The National Trust and the University of Pennsylvania’s program in historic preservation (my alma mater!) are partnering to offer a Seminar on Sustainability, Planning and Historic Preservation. The class met for the first time last Wednesday – we started out with a great conversation about how the concept of “sustainable development” emerged and has evolved over the last 20 years or so.
The class project is focused on LEED for Neighborhood Development standards, which have been released by the US Green Building Council. I think this marks an important shift for the USGBC – away from the one-dimensional focus on the environmental aspects of building – to thinking more holistically about the components of a sustainable community, including the social dimensions.
LEED-ND is in its pilot phase, which provides a fantastic opportunity to take the standards for a test drive. Students will apply LEED-ND to several different neighborhood typologies, including historic neighborhoods in urban neighborhoods and close-in suburbs. The process should inform our understanding of the sustainable characteristics of historic neighborhood -- i.e. what can we learn about different types of historic neighborhood when we evaluate them in a systematic way using sustainability criteria? At the same time, evaluating historic neighborhoods will also inform our understanding of these new sustainability standards -- i.e. what can historic neighborhoods teach us about sustainability and LEED for Neighborhood Development?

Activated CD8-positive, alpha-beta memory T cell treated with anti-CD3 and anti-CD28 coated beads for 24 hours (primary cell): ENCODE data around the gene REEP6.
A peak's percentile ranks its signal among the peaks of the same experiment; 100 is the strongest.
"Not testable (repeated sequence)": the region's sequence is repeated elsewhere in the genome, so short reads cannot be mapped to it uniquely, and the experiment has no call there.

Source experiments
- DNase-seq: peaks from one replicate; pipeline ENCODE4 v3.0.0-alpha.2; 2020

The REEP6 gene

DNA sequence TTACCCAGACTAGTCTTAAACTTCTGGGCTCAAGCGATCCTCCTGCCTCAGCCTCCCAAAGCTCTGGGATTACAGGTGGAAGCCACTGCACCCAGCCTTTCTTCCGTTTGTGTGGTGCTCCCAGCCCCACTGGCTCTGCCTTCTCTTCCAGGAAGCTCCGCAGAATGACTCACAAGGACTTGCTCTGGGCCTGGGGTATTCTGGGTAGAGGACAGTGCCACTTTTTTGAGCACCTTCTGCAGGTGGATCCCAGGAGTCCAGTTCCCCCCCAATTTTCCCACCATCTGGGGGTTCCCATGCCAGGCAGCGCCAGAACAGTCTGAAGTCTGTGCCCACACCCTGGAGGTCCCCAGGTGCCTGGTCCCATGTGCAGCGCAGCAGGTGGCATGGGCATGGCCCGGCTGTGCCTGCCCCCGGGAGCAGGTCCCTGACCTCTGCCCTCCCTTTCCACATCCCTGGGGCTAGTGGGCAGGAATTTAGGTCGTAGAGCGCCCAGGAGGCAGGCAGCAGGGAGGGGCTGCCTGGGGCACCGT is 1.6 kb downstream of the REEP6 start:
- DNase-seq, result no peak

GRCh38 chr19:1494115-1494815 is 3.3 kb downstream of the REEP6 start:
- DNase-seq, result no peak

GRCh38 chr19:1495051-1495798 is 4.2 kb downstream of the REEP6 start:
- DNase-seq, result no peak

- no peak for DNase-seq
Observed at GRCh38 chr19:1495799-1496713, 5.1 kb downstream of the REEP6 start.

My colleague Rhonda Sincavage from State and Local Policy and I will be co-teaching the course along with Randall Mason, an Associate Professor in Penn’s historic preservation program. We’re thrilled that 20 or so students are enrolled – and that there is such a strong interest in this subject among students.
Check out the course blog at hspvcpln742.blogspot.com. Students have posted entries this week with their response to National Trust President Richard Moe’s speech on the sustainability-preservation nexus. Their posts provide some great food for thought. You can see Richard Moe’s speech on sustainability and preservation at www.nationaltrust.org/Magazine/current/moe.htm.
Look forward to more posts on the class blog in the coming weeks.
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